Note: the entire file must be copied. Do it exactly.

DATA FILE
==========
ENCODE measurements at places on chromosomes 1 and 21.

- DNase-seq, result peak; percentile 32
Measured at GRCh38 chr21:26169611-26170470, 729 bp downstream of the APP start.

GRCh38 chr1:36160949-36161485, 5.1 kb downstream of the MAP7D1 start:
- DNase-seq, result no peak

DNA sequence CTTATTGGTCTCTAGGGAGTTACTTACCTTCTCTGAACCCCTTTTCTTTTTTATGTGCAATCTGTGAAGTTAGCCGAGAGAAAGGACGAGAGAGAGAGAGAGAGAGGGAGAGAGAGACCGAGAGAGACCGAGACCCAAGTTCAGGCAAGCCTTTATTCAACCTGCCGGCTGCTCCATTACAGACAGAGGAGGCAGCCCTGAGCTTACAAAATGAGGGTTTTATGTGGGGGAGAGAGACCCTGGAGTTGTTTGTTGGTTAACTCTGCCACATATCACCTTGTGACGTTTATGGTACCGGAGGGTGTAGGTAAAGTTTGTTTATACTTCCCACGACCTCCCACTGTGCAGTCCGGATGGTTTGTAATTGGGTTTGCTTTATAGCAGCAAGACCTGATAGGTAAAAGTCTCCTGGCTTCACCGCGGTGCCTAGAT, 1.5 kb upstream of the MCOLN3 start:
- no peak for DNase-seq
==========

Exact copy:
ENCODE measurements at places on chromosomes 1 and 21.

- DNase-seq, result peak; percentile 32
Measured at GRCh38 chr21:26169611-26170470, 729 bp downstream of the APP start.

GRCh38 chr1:36160949-36161485, 5.1 kb downstream of the MAP7D1 start:
- DNase-seq, result no peak

DNA sequence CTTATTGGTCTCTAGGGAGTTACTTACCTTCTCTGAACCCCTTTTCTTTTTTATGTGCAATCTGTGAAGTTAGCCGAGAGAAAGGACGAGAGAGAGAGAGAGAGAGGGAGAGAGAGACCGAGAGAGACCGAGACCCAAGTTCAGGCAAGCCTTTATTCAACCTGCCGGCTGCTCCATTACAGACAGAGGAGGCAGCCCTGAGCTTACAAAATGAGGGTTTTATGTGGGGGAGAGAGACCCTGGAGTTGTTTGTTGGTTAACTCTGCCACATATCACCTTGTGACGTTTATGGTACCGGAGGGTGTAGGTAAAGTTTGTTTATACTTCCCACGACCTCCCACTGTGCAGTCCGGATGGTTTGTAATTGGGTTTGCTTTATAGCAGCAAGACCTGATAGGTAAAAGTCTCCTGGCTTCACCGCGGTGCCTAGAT, 1.5 kb upstream of the MCOLN3 start:
- no peak for DNase-seq